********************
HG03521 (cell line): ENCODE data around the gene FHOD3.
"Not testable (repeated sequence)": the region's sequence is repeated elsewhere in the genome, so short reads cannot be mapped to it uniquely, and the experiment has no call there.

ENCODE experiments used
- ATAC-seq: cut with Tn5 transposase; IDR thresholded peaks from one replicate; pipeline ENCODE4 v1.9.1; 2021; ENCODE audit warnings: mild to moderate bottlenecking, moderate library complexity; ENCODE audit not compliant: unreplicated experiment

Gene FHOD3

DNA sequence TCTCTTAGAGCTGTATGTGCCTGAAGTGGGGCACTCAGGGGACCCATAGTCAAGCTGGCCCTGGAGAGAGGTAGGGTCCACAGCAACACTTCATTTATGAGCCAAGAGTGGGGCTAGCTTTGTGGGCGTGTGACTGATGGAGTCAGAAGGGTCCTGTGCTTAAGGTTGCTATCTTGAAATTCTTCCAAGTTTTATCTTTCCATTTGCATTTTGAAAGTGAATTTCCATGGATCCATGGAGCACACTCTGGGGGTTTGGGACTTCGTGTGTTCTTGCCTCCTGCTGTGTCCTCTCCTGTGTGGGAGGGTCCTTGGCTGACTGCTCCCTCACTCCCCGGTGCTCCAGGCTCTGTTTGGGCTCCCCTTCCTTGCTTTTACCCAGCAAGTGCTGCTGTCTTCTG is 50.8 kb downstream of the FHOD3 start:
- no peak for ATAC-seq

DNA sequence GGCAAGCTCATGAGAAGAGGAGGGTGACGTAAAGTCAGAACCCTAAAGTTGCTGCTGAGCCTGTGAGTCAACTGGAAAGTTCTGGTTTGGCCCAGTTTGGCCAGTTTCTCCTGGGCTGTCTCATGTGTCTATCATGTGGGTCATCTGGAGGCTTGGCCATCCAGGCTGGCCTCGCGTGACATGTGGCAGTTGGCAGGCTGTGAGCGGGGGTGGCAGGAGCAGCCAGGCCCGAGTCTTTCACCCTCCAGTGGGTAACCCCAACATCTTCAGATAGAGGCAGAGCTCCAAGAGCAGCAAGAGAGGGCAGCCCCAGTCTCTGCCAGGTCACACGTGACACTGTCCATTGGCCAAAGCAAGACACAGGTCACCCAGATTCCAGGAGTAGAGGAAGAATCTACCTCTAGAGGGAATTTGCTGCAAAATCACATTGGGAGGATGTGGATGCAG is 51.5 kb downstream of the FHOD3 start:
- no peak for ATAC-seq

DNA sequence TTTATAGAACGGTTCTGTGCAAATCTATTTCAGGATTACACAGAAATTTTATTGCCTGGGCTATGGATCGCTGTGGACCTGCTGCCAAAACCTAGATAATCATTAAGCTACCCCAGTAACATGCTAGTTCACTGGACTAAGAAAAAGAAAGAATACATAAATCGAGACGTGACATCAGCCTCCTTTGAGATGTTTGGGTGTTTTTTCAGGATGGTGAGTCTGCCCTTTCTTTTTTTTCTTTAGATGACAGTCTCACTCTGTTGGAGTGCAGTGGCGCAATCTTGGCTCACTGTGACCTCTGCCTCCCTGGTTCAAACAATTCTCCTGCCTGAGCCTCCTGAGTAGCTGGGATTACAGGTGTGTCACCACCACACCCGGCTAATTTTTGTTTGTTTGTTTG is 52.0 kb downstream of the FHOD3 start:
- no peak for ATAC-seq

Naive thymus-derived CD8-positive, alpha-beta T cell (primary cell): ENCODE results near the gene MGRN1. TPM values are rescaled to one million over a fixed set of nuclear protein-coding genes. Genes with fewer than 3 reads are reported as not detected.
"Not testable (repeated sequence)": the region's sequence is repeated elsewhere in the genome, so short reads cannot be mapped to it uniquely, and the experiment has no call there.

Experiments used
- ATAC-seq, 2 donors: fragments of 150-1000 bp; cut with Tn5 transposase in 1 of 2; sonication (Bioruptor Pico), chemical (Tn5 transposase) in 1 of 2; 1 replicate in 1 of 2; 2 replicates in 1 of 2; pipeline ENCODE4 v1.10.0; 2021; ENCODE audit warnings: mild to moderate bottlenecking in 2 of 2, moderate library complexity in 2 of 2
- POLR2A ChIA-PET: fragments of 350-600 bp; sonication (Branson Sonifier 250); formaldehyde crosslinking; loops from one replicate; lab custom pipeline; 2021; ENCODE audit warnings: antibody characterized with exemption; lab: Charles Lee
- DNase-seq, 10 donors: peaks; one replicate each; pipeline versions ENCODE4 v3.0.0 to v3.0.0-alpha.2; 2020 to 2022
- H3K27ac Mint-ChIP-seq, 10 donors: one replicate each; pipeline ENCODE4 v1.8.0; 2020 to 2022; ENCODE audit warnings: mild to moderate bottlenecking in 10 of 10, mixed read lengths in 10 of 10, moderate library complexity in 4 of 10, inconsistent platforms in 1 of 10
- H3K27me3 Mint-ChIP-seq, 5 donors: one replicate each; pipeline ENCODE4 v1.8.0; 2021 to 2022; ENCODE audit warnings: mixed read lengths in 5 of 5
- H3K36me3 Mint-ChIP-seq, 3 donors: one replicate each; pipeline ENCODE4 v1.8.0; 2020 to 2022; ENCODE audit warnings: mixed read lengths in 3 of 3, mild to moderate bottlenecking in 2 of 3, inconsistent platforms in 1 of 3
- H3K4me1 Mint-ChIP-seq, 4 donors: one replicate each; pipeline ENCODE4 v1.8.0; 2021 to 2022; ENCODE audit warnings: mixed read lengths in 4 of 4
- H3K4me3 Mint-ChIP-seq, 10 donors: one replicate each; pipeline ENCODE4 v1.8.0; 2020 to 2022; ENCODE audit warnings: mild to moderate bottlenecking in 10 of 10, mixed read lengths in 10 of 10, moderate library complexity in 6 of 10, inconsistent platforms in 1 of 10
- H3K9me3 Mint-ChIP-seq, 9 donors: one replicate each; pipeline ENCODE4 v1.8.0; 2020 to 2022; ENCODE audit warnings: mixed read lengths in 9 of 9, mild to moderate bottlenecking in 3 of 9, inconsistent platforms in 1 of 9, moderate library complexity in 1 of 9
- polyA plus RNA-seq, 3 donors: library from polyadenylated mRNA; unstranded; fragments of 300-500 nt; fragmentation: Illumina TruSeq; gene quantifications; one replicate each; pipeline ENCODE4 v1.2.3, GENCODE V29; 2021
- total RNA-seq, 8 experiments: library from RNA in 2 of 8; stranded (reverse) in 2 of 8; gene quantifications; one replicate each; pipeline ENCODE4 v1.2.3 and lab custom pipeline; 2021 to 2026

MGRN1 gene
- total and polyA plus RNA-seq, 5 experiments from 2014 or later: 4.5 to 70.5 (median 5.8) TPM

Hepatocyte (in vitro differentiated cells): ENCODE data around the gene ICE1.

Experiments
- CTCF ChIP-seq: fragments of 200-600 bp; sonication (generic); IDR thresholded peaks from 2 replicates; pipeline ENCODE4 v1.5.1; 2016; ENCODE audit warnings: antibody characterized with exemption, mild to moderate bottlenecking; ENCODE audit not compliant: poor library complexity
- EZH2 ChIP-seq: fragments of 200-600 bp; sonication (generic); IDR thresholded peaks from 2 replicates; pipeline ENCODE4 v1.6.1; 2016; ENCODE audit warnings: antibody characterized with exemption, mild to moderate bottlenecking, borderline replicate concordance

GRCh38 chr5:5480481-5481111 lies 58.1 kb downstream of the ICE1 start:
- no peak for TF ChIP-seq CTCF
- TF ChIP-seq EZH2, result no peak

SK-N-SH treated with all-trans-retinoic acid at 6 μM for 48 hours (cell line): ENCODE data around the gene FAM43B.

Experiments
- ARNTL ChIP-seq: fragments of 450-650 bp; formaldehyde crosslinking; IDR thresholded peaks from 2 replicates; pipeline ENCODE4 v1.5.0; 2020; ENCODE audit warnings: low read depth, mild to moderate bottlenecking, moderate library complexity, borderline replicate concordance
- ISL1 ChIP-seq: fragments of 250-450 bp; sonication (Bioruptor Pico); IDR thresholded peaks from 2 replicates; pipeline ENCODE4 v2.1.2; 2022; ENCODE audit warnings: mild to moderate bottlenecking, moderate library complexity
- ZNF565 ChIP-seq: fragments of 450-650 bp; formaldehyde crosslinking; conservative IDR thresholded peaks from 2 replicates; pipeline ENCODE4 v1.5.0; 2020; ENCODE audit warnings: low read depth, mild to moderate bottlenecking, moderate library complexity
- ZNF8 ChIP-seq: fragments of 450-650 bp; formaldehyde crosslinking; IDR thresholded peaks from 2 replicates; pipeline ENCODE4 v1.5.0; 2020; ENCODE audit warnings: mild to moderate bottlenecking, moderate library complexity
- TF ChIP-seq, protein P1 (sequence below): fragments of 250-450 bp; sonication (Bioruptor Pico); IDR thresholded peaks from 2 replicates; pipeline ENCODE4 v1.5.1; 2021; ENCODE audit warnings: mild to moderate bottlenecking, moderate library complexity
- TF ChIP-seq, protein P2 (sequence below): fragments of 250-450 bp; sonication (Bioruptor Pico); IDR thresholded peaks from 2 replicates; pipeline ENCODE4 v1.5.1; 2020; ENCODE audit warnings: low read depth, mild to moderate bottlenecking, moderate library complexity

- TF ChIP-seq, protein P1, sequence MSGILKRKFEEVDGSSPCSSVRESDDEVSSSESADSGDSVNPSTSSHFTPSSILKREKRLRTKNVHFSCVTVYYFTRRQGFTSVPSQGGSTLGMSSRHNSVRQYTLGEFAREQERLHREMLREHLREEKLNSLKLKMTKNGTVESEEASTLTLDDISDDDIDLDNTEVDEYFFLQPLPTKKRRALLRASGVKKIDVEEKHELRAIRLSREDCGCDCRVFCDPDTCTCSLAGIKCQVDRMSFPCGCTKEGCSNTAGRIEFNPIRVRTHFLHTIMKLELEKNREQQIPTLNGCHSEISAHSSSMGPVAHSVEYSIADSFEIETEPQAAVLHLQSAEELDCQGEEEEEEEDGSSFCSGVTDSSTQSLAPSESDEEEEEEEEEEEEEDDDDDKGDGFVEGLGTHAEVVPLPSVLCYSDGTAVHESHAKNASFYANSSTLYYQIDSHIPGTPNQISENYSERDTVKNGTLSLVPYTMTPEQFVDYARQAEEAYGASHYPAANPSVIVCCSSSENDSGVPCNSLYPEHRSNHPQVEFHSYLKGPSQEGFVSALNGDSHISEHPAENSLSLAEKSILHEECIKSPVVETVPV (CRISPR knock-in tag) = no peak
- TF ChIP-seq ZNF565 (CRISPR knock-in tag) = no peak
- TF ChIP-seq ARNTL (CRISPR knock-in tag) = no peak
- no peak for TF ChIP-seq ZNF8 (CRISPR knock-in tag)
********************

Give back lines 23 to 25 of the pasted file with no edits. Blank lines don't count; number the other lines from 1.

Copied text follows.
- H3K9me3 Mint-ChIP-seq, 9 donors: one replicate each; pipeline ENCODE4 v1.8.0; 2020 to 2022; ENCODE audit warnings: mixed read lengths in 9 of 9, mild to moderate bottlenecking in 3 of 9, inconsistent platforms in 1 of 9, moderate library complexity in 1 of 9
- polyA plus RNA-seq, 3 donors: library from polyadenylated mRNA; unstranded; fragments of 300-500 nt; fragmentation: Illumina TruSeq; gene quantifications; one replicate each; pipeline ENCODE4 v1.2.3, GENCODE V29; 2021
- total RNA-seq, 8 experiments: library from RNA in 2 of 8; stranded (reverse) in 2 of 8; gene quantifications; one replicate each; pipeline ENCODE4 v1.2.3 and lab custom pipeline; 2021 to 2026